Monday, May 16, 2016
Sexual Assault at the American Law Institute (ALI)--The Saga Continues With Three Motions to Redirect the Course of Change
(Pix © Larry Catá Backer 2015)
I have been following the extraordinary controversy about the proposed changes rt the criminal law of Sexual Assault in the American Law Institute's (ALI's) Model Penal Code (e.g. here). The proposals are important, not only for what they tell us about the use use of law to effect politico-cultural ends, but also have significant implications for the aggressive efforts by the Federal Government to us its influence and regulatory authority to change the cultures of noncriminal sexual assault governance frameworks within American universities.
At its current meeting, the Reporters for the ALI's Sexual Assault project, Stephen J. Schulhofer and its associate reporter, Erin E. Murphy, both of NYU Law School, intend to offer the first of several changes for approval by the body. The ALI is asked to consider for approval two key provisions: ¶ 213.0(3) (definition of consent) and ¶ 213.2 (sexual penetration without consent). This has generated some opposition (discussed here).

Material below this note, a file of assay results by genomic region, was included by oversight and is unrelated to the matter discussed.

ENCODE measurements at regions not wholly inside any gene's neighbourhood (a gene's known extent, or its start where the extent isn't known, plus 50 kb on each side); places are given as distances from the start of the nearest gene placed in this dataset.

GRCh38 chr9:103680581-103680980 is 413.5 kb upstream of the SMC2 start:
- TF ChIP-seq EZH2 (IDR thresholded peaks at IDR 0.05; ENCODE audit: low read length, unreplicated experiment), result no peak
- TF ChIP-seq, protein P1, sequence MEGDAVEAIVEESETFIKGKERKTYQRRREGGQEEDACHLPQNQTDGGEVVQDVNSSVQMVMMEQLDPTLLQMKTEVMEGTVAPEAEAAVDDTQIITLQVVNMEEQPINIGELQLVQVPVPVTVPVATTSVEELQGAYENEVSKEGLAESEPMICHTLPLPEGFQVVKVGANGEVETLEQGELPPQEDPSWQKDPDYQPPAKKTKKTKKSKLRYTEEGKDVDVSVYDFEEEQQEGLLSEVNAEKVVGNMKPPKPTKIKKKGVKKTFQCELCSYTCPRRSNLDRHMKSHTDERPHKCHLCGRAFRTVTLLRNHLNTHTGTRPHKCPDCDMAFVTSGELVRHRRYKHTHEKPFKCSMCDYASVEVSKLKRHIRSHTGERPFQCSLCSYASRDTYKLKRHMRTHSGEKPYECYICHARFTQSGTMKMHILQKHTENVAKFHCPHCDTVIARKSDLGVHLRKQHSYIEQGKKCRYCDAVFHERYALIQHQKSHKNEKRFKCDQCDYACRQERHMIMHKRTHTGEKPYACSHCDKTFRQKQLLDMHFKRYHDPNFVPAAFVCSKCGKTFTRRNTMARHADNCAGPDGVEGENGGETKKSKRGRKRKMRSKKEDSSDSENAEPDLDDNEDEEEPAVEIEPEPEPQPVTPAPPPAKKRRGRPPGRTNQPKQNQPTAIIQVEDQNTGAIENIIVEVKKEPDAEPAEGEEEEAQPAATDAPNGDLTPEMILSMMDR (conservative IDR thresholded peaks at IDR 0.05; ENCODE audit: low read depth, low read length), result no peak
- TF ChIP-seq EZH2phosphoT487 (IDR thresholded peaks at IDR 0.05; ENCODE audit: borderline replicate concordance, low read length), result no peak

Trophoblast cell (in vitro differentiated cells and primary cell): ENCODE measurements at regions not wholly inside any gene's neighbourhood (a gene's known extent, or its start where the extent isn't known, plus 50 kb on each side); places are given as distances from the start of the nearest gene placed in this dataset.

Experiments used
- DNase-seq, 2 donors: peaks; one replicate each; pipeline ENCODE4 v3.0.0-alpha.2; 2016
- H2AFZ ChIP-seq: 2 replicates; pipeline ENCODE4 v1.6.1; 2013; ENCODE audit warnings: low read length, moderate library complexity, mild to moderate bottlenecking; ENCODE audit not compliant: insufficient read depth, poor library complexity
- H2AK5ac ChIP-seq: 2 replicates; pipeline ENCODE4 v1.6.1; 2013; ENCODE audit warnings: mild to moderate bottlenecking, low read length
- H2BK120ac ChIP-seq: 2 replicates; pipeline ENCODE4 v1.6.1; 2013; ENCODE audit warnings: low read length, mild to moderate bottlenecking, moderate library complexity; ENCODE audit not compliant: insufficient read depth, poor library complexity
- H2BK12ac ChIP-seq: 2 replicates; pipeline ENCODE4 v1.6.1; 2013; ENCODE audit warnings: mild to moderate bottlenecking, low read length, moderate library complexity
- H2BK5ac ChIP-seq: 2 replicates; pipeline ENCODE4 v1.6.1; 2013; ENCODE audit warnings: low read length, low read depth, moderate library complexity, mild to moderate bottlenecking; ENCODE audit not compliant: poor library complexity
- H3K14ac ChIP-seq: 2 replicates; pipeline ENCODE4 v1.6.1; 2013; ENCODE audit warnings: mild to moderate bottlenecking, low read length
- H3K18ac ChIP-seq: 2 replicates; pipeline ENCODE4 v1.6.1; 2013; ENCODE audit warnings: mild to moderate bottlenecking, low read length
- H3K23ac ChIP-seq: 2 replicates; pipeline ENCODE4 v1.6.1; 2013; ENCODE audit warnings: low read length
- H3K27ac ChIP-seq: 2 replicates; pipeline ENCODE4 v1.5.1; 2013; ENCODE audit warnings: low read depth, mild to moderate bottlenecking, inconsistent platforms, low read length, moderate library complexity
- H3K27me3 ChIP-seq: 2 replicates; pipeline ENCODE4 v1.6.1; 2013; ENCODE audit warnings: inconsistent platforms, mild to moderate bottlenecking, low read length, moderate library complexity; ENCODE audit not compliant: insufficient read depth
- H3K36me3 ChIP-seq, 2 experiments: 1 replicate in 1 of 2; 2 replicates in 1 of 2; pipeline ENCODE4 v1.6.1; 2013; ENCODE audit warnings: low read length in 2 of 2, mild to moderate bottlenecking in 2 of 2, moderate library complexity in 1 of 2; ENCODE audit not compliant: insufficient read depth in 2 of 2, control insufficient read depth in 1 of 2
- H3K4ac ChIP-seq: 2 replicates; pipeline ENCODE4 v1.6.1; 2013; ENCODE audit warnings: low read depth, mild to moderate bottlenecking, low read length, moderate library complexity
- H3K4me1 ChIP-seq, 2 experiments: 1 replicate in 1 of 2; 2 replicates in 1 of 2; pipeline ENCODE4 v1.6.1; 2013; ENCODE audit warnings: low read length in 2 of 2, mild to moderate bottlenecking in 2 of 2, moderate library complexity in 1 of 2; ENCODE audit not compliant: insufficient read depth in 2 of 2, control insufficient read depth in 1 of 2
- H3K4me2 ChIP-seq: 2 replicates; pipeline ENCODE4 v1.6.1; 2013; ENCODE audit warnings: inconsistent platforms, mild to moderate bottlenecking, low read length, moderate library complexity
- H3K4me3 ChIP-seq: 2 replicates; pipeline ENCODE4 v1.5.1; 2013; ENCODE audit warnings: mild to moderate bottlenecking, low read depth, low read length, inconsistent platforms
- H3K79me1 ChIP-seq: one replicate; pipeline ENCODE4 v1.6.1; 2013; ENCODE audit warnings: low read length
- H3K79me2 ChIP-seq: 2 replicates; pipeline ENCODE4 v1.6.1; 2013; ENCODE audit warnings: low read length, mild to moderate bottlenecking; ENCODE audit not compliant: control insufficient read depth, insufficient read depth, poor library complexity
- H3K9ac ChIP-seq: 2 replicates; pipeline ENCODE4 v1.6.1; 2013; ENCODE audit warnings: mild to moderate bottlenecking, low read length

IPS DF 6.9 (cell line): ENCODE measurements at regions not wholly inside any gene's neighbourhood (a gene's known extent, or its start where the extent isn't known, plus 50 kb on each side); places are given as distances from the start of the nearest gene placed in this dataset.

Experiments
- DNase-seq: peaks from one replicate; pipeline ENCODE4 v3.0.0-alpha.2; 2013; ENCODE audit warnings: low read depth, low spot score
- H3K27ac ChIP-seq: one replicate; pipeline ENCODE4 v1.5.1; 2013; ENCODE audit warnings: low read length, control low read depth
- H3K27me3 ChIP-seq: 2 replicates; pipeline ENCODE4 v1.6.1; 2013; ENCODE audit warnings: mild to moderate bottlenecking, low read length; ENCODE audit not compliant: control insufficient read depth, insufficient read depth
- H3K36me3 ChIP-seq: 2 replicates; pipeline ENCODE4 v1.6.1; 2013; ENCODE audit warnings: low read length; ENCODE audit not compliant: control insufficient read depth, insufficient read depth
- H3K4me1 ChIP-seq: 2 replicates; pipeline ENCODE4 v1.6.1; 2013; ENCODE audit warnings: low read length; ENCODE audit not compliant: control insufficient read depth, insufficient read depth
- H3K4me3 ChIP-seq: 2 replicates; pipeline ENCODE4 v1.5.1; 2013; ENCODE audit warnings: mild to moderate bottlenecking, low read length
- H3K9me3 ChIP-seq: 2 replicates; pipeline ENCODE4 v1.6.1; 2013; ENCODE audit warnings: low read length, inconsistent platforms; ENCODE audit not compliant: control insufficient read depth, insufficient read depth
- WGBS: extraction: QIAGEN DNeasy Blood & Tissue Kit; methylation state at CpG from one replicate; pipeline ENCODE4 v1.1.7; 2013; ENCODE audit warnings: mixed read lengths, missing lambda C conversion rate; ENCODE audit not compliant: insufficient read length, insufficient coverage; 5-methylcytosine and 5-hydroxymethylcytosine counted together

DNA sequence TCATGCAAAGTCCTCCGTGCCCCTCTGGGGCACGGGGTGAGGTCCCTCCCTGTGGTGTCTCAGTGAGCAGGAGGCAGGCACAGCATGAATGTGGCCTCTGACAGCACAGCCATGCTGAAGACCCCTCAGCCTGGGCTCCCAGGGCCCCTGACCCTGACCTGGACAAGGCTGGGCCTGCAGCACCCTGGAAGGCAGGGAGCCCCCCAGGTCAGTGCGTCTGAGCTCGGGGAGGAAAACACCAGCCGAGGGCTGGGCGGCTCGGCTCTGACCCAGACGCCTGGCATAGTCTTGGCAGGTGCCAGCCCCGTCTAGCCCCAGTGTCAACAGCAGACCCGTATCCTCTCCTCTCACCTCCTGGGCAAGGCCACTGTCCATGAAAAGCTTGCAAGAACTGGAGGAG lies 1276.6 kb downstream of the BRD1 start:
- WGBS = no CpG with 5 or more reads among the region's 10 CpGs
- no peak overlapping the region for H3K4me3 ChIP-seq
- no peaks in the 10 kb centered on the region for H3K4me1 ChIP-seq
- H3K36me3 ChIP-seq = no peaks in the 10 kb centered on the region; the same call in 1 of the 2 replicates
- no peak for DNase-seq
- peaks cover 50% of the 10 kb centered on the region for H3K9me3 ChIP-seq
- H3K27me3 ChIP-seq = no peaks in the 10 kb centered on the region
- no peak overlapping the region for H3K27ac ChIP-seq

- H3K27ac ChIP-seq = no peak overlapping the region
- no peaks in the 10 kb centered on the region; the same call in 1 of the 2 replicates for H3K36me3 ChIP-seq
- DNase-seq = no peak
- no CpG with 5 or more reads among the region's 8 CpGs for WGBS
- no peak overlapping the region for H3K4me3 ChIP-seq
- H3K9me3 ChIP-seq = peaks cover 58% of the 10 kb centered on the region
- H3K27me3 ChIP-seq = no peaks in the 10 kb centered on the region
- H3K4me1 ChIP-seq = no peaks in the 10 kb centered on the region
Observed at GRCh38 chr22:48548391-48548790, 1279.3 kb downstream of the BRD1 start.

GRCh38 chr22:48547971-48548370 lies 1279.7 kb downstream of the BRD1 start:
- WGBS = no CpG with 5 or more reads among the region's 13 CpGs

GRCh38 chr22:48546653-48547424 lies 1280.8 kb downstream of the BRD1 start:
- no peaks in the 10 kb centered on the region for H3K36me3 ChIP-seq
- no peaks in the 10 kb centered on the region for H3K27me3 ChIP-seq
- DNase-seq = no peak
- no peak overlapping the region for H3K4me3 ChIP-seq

This post includes some of the proposals that opponents have planned to introduce at the debates about adoption of the proposed revisions at the ALI meeting in May. The proposed revisions reveal much about the state of disagreement over both sexual assault and its criminalization in the United States. They include: (1) Motion to Restore Grading for Sexual Penetration Without Consent; (2) Motion Concerning § 213.0(3) and § 213.2, Tent. Draft #2, Model Penal Code; Sexual Assault; and (3) Motion to Change "Willingness" to "Assent" in the Definition of Consent.
(1) Motion to Restore Grading for Sexual Penetration Without Consent
(2) Motion Concerning § 213.0(3) and § 213.2, Tent. Draft #2, Model Penal Code; Sexual Assault